It is also frequently believed that there is no need to apply clause 8.2.3, reporting to regulatory authorities. Medical device manufacturers need to report in structured methods to their regulators, following vigilance and PMS processes and with detailed plans for issuing advisory notices and performing recalls. Distributors also need to have some dedicated structure for these activities, at least in as far as they relate to the support of the manufacturer.
However, for suppliers and service providers, though not needed in a structured manner and unlikely to be needed at all, their may still be a requirement to report to a regulator, for example when assisting with a recall or to prevent a public health risk if a defect or problem is found. The procedures should at least state that this will be done when required and that records will be retained.
Work environment and cleanliness
Similar to the previous clause discussion, this one is frequently believed to not apply to an organisation that is not involved in the final manufacture of a medical device, particularly where the device is not sterile. However, to one level or another, the clause does apply to most organisations who seek the standard. There is a risk of contaminating the medical device manufacturer’s site (or the hospital) when you send materials that are, or are packed in, contaminated materials. This can then lead to further contamination at the site and it is spreading.
For this reason, at least rudimentary cleanliness controls should be in place and for some organisations more may be needed. Again, risk assess this process and determine controls proportionately.
When controlling cleanliness and the work environment, here are some key things to consider. Pest control should be in place, at least for rodent control and for some materials fly control should be in place too. Particles and dust may also be a problem in terms of contamination and should be adequately controlled with air extraction where it is significant or with clean rooms and cabinets if required. Electrostatic discharge is another example of a risk factor in the environment that may require control by use of anti-static coats, shoes/shoe straps, flooring, desk surfaces and wrist straps. And a regime for testing these.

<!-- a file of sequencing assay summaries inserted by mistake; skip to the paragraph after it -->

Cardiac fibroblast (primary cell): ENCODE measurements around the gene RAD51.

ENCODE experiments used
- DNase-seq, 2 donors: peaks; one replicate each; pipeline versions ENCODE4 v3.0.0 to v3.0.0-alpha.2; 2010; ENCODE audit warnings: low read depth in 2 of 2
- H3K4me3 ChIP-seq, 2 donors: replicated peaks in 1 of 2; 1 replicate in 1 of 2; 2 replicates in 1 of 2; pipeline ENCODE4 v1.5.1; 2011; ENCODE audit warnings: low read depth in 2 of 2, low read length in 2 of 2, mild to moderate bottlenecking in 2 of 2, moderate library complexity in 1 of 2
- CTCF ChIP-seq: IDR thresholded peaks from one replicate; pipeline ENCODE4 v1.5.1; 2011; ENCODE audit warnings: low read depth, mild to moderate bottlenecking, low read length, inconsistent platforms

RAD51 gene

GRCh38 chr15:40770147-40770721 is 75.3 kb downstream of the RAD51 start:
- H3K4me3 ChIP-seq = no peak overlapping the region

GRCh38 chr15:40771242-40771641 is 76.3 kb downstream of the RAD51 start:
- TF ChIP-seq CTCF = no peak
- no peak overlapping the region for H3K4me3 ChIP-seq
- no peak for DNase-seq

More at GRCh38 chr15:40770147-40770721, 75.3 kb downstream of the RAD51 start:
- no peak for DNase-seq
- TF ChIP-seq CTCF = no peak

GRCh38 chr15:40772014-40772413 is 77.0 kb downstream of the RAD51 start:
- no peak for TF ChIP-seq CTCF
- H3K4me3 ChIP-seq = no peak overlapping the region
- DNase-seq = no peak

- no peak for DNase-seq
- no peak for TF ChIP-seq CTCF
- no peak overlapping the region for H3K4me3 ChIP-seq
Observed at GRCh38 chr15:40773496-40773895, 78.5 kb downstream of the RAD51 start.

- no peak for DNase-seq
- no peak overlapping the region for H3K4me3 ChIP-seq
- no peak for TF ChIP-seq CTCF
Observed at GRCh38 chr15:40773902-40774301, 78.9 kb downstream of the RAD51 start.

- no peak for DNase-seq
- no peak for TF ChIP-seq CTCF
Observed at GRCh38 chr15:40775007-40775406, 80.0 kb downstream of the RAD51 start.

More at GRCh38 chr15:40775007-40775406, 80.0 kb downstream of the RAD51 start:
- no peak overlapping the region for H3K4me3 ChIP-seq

This leads on the final point of control for all of the above; procedures should be maintained that describe the measures put in place to maintain the work environment and records kept to show this has been done as required. Cleaning sheets, ESD test sheets, pest control reports and cleanroom validation plans are all examples of this.
Planning and risk assessment
Clause 7.1 includes a lot of discussion on planning and how to achieve this. Buried in this clause is a relatively short requirement that often gets overlooked: the need to have a document risk assessment process in production. This is almost a passing comment but is actually quite important to implement. The risk assessment should address risks that the process introduces that could impact product conformity to requirements and the potential risk to patients and end users (though the latter requirements are more specifically required for manufacturers, suppliers and service providers should also consider this to some degree). Again the level of detail and control put in place for this process should be based on the risk; medical device manufacturers have a lot more to consider than their suppliers, but consideration is still required.
PFMEA is a good way to address this requirement, providing a scoring system and therefore a method of prioritising actions to address risks based on which are highest. The clause also references ISO 14971, the standard for risk assessment in medical devices, which encourages PFMEA methodology and includes guidance on elements to consider relating to patient safety and good methods for addressing risk and implementing controls.
Control of suppliers and outsourced processes
This is the final key area where errors are made. Clause 7.4 includes the usual requirements that organisations with ISO 9001 would recognise. Criteria must be documented for the evaluation and selection of suppliers and these should again be proportionate to risk. Supplier questionnaires are often identified as in use (or attempted to be in use) and these can be useful but on their own they are quite weak as evidence of evaluation. For one thing, some suppliers simply don’t respond to them or respond to requests with a standard statement; if this is the case, the criteria is not fulfilled but if the supply is needed what can be done?
A questionnaire/supplier file should be accompanied by agreements for supply and quality (as applicable, see next paragraph for more) but also by suitable inspection and assessment of their product or service. This is the part that matters, so it should be assessed suitably. A new supplier could have their first 3 orders go through additional inspection, for example, to determine quality is adequate, this is stronger than simply using a questionnaire. Then, for continuous evaluation and re-evaluation, ensure data is collected on performance and discussed as part of management review.
Further to this, consider clause 4.1.5, which requires outsourced processes to be controlled, including by written quality agreements; this is not optional, their must be written quality agreements in place with outsourced process providers. An outsourced process is a process that can effect product conformity that an external provider is doing on behalf of the organisation, so could include a finishing process for metal parts, part drawing and design or population and testing of a provided PCB by an external provider. Ensure these are in place.
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Authored by: NQA Regional Assessor - Tam Rowell